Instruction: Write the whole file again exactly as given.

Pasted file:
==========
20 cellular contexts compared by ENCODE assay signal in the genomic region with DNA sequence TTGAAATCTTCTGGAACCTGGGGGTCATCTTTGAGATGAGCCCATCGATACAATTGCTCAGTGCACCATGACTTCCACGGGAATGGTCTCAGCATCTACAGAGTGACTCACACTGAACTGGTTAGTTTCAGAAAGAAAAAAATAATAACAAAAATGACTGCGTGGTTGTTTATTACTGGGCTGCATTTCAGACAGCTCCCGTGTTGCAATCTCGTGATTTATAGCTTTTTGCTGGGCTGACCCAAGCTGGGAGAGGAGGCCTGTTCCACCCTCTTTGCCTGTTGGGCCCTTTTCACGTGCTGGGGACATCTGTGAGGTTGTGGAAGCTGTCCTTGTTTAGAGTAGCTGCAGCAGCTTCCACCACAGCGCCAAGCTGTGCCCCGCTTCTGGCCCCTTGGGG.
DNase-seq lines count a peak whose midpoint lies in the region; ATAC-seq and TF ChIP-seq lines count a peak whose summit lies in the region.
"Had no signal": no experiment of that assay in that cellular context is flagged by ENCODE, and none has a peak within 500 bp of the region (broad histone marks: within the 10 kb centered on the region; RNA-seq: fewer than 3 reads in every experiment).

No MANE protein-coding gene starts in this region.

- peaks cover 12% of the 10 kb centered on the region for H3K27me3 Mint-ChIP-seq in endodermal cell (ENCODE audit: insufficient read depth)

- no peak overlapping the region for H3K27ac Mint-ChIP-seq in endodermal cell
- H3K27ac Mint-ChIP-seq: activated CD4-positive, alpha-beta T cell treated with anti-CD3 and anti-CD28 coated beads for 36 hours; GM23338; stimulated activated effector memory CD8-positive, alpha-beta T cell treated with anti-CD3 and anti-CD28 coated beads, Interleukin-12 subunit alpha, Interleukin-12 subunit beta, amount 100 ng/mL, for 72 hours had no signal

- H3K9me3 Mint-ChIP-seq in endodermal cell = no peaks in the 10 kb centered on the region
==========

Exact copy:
20 cellular contexts compared by ENCODE assay signal in the genomic region with DNA sequence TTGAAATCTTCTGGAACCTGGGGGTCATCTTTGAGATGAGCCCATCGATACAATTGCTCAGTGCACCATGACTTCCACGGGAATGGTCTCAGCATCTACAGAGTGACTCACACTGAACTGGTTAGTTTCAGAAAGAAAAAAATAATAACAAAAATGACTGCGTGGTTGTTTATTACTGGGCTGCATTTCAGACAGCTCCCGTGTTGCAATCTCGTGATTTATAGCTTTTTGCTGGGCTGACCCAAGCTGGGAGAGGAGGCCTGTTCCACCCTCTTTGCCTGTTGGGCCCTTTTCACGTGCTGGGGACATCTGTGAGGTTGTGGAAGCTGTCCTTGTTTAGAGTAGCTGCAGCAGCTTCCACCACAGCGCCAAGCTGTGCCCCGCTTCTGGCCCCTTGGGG.
DNase-seq lines count a peak whose midpoint lies in the region; ATAC-seq and TF ChIP-seq lines count a peak whose summit lies in the region.
"Had no signal": no experiment of that assay in that cellular context is flagged by ENCODE, and none has a peak within 500 bp of the region (broad histone marks: within the 10 kb centered on the region; RNA-seq: fewer than 3 reads in every experiment).

No MANE protein-coding gene starts in this region.

- peaks cover 12% of the 10 kb centered on the region for H3K27me3 Mint-ChIP-seq in endodermal cell (ENCODE audit: insufficient read depth)

- no peak overlapping the region for H3K27ac Mint-ChIP-seq in endodermal cell
- H3K27ac Mint-ChIP-seq: activated CD4-positive, alpha-beta T cell treated with anti-CD3 and anti-CD28 coated beads for 36 hours; GM23338; stimulated activated effector memory CD8-positive, alpha-beta T cell treated with anti-CD3 and anti-CD28 coated beads, Interleukin-12 subunit alpha, Interleukin-12 subunit beta, amount 100 ng/mL, for 72 hours had no signal

- H3K9me3 Mint-ChIP-seq in endodermal cell = no peaks in the 10 kb centered on the region